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FACING ARCHIBALD IS LIKE DEJA VU AGAIN FOR UTES

Uh-oh, here we go again. Last week it was Rick Majerus and his past. This week it's the Runnin' Utes and their past. When the University of Utah meets Arizona State Tuesday night in the second round of the National Invitation Tournament, Lynn Archibald will be on the Sun Devils' bench.

Remember Archibald? Young and good-looking, a nice man and good coach. He was Utah's head coach for six years, and then he was suddenly fired with a year remaining on his contract. He was replaced by Majerus.If you liked last week's NIT game between Majerus and his old Ball State team - the school he dumped for Utah - then tune in Tuesday's televised game between the Utes and ASU/Archibald - the coach they dumped for Majerus.

"Bitterness? Nah. Life's too short," says Archibald, responding to the obvious question. "I'm looking forward to seeing some of the players. I haven't seen them since I left."

Archibald recruited current Utes Jimmy Soto, Craig Rydalch, Tyrone Tate and Larry Cain. "I've known Tate since he was 11 or 12 years old," says Archibald. Tate, whose older brother, Robert, played for Archibald at Idaho State, stayed at Archibald's house to attend Ute basketball camps.

"I'm excited to see those guys again," Archibald repeats.

If Archibald is happy for the brief reunion, it's only because it's on his own turf.

"I'm glad we're not playing there (in Salt Lake City)," says Archibald. "It would have been really hard to be in that building with so many friends. Now it's just another game here."

Archibald claims no bitterness about his dismissal, but it was there when he left Utah. Following 11-19 and 15-16 seasons, Archibald led the Utes to three straight post-season tournament appearances - one NCAA and two NIT - posting 20-10, 17-13 and 19-11 records. The Utes were a strong favorite to the win the Western Athletic Conference title in 1989, but then his team was decimated by three knee operations and one back surgery, and the Utes finished with a 16-17 record. And Archibald was fired.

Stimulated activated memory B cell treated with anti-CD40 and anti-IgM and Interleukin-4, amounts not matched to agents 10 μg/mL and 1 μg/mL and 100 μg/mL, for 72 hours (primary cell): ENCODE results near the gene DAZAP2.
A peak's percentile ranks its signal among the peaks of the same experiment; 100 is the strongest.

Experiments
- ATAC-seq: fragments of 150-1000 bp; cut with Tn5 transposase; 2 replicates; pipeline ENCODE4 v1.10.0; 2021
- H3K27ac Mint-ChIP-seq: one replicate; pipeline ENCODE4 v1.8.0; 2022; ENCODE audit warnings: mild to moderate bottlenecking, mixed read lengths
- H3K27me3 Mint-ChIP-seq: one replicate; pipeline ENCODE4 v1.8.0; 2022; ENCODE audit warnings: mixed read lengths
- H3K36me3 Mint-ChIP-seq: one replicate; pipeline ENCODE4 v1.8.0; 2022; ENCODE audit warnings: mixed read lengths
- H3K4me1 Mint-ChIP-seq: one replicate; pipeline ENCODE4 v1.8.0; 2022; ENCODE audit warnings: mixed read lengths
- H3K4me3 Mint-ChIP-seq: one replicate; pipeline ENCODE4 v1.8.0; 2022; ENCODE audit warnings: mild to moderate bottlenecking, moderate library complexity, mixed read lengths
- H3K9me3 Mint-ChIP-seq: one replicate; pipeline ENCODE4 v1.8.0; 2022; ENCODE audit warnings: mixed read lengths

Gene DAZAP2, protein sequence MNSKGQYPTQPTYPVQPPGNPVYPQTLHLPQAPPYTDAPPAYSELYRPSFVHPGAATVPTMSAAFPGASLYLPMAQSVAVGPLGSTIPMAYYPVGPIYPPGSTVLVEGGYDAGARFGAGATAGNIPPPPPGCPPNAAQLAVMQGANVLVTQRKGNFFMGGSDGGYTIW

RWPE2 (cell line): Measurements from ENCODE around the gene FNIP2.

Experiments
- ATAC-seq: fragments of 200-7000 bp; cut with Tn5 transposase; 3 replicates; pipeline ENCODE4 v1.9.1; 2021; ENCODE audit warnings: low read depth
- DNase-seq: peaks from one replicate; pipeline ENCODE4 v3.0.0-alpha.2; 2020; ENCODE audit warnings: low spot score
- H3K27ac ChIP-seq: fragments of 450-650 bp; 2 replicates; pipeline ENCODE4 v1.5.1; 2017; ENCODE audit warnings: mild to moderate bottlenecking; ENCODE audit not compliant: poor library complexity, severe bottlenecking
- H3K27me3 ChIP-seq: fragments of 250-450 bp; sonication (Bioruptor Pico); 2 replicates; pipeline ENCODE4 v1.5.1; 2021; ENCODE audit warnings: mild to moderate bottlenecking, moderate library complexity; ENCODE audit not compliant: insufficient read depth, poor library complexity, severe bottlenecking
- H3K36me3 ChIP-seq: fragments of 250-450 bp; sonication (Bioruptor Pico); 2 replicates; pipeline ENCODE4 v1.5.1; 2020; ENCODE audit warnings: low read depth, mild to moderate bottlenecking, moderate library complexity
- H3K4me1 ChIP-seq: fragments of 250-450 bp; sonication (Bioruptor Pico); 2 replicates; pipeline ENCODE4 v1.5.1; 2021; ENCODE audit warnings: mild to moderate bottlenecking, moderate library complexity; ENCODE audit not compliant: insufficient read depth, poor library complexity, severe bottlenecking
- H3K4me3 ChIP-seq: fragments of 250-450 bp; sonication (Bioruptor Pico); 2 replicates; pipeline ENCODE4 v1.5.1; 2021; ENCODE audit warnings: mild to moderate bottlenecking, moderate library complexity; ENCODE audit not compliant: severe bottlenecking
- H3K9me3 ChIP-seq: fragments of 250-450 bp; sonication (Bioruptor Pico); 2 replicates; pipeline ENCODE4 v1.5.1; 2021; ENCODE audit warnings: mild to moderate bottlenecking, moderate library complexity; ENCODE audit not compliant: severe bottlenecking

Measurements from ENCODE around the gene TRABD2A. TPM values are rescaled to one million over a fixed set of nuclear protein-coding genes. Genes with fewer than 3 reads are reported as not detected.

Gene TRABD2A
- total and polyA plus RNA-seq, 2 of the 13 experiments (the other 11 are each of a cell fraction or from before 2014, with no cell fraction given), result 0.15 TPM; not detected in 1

"They never have said why," says Archibald. "They tried to put out that it was the academics, but we were always good there. This is the first time I've talked about this with anyone in a long time."

Archibald "took a settlement (from Utah)" and quickly landed a job at Arizona State, which had just hired head coach Bill Frieder from Michigan. ASU, which hadn't had a winning season since 1983, has qualified for post-season play in all three years under Frieder. This year's young team, loaded with former prep All-Americans, is 19-13, having beaten the likes of Arizona at home and New Mexico and Santa Barbara on the road.

"It's been good for me and my family," says Archibald.

His son, Damon, was a 20-point scorer for one of Arizona's top prep basketball teams and won a basketball scholarship to Boise State (he redshirted this season as a freshman); his daughter Lee Anne played on a nationally ranked prep volleyball team; and his son, Bo, is a promising ninth-grade basketball player.

"We have great memories of Utah," says Archibald, who was born in Logan but raised in California. "That is still kind of home for us. But you've got to look ahead. You can't look behind. I'm not worried about the past."

Archibald, who has been a head coach at both Utah and Idaho State, hopes to be a head coach again. "I'll get another chance someday," he says. "But first I want to get my kids through school."